Andy Rooney

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Andy Rooney
Andy Rooney (cropped).jpg
Rooney in June 2008
BornAndrew Aitken Rooney
(1919-01-14)January 14, 1919
Albany, New York
DiedNovember 4, 2011(2011-11-04) (aged 92)
New York City
Education The Albany Academy
Alma mater Colgate University
Notable worksThe weekly broadcast "A Few Minutes with Andy Rooney" on 60 Minutes
Notable awardsawardEmmy
2003 Lifetime Achievement
1980 "Tanks"
1980 "Grain"
1978 "Who Owns What in America"
1968 "Black History: Lost, Stolen, or Strayed"
Years active1942–2011
Marguerite Rooney
(m. 1942;died 2004)
Children4, including Emily

Andrew Aitken Rooney (January 14, 1919 – November 4, 2011) was an American radio and television writer who was best known for his weekly broadcast "A Few Minutes with Andy Rooney", a part of the CBS News program 60 Minutes from 1978 to 2011. His final regular appearance on 60 Minutes aired on October 2, 2011. He died one month later on November 4, 2011 at the age of 92.

<i>60 Minutes</i> American television newsmagazine program

60 Minutes is an American news magazine and television program that is broadcast on the CBS television network. Debuting in 1968, the program was created by Don Hewitt, who chose to set it apart from other news programs by using a unique style of reporter-centered investigation. In 2002, 60 Minutes was ranked at No. 6 on TV Guide's 50 Greatest TV Shows of All Time and in 2013, it was ranked #24 on TV Guide's 60 Best Series of All Time. The New York Times has called it "one of the most esteemed news magazines on American television".


Early life and education

Andrew Aitken Rooney was born in Albany, New York, the son of Walter Scott Rooney (1888–1959) and Ellinor (Reynolds) Rooney (1886–1980). [1] He attended The Albany Academy, [2] and later attended Colgate University in Hamilton in central New York, [3] where he was initiated into the Sigma Chi fraternity, before he was drafted into the United States Army in August 1941.

Albany, New York Capital of New York

Albany is the capital of the U.S. state of New York and the seat of Albany County. Albany is located on the west bank of the Hudson River approximately 10 miles (16 km) south of its confluence with the Mohawk River and approximately 135 miles (220 km) north of New York City.

The Albany Academy

The Albany Academy is an independent college preparatory day school for boys in Albany, New York, USA, enrolling students from Preschool to Grade 12. It was established in 1813 by a charter signed by Mayor Philip Schuyler Van Rensselaer and the city council of Albany. In July 2007, the once separate Albany Academy and Albany Academy for Girls merged into The Albany Academies. Both schools retain much of their pre-merger tradition and character and each continues to give diplomas under its own name. Tuition ranges from $13,500 for Preschool, up to $23,100 for grade 12.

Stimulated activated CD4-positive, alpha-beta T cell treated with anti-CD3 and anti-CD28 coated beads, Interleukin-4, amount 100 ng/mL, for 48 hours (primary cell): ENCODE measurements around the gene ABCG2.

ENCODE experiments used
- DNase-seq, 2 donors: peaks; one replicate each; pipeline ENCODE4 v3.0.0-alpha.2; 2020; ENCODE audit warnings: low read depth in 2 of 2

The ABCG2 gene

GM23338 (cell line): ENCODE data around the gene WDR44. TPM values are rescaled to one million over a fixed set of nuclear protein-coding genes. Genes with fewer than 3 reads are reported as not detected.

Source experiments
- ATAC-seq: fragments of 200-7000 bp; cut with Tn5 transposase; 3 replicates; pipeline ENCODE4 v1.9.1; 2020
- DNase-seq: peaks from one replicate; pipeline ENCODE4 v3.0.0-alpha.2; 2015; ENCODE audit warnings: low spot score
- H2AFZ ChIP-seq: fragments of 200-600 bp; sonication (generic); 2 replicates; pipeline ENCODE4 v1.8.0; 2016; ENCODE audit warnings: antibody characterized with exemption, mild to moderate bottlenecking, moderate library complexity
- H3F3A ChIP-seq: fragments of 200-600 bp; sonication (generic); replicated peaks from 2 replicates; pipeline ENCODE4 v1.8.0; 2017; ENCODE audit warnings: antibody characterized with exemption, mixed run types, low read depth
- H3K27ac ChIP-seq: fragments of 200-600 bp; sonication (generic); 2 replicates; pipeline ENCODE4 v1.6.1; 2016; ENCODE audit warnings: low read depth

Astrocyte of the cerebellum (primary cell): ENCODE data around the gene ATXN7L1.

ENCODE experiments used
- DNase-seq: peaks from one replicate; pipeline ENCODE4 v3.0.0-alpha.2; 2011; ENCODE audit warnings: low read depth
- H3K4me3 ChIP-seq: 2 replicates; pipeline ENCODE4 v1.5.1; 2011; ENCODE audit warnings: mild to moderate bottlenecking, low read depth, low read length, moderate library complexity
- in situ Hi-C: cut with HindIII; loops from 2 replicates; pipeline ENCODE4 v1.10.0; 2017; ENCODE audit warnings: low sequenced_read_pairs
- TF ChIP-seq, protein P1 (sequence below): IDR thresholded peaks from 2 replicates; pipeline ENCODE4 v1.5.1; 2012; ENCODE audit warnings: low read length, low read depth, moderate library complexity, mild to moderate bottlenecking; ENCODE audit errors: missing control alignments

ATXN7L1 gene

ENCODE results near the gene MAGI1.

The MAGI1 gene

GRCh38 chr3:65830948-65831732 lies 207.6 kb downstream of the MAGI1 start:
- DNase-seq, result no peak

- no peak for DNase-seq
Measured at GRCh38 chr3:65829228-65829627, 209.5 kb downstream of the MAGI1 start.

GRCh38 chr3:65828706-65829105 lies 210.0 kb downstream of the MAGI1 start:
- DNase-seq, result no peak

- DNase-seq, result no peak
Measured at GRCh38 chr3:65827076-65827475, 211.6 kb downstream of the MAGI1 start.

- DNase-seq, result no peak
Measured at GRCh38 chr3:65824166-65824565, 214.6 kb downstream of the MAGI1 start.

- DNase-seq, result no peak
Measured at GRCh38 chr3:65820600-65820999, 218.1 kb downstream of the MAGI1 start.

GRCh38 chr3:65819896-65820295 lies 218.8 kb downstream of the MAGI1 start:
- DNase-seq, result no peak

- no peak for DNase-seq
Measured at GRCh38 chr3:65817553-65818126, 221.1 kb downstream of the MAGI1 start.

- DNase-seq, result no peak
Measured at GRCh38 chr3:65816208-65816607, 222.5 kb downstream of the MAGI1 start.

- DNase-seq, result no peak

Colgate University private liberal arts college

Colgate University is a private liberal arts college in Hamilton, New York. Founded in 1817, Colgate enrolls nearly 3,000 students in 56 undergraduate majors that culminate in a Bachelor of Arts degree; it also enrolls a dozen students in a Master of Arts in Teaching program.

World War II

Rooney began his career in newspapers in 1942 while in the Army where he began writing for Stars and Stripes in London. [4] He was one of six correspondents who flew on the second American bombing raid over Germany in February 1943, flying with the Eighth Air Force. [5] He was the first journalist to reach the Ludendorff Bridge after the 9th Armored Division captured it on March 7, 1945. He was 32 km (20 mi) to the west when he heard that the bridge had been captured. [6] [7] [8] "It was a reporter's dream," he wrote. "One of the great stories of the war had fallen into my lap." [9] The bridge capture was front-page news in America. [10] [11] Rooney rated the capture of the bridge as one of the top five events of the entire European war, alongside D-Day. [6]

<i>Stars and Stripes</i> (newspaper) military newspaper

Stars and Stripes is an American military newspaper that focuses and reports on matters concerning the members of the United States Armed Forces. It operates from inside the Department of Defense, but is editorially separate from it, and its First Amendment protection is safeguarded by the United States Congress, to whom an independent ombudsman, who serves the readers' interests, regularly reports. As well as a website, Stars and Stripes publishes four daily print editions for the military service members serving overseas; these European, Middle Eastern, Japanese, and South Korean editions are also available as free downloads in electronic format, and there are also seven digital editions. The newspaper has its headquarters in Washington, D.C.

Ludendorff Bridge former bridge across the Rhine in Germany

The Ludendorff Bridge was in early March 1945 a critical remaining bridge across the river Rhine in Germany when it was captured during the Battle of Remagen by United States Army forces during the closing weeks of World War II. Built in World War I to help deliver reinforcements and supplies to the German troops on the Western Front, it connected Remagen on the west bank and the village of Erpel on the eastern side between two hills flanking the river.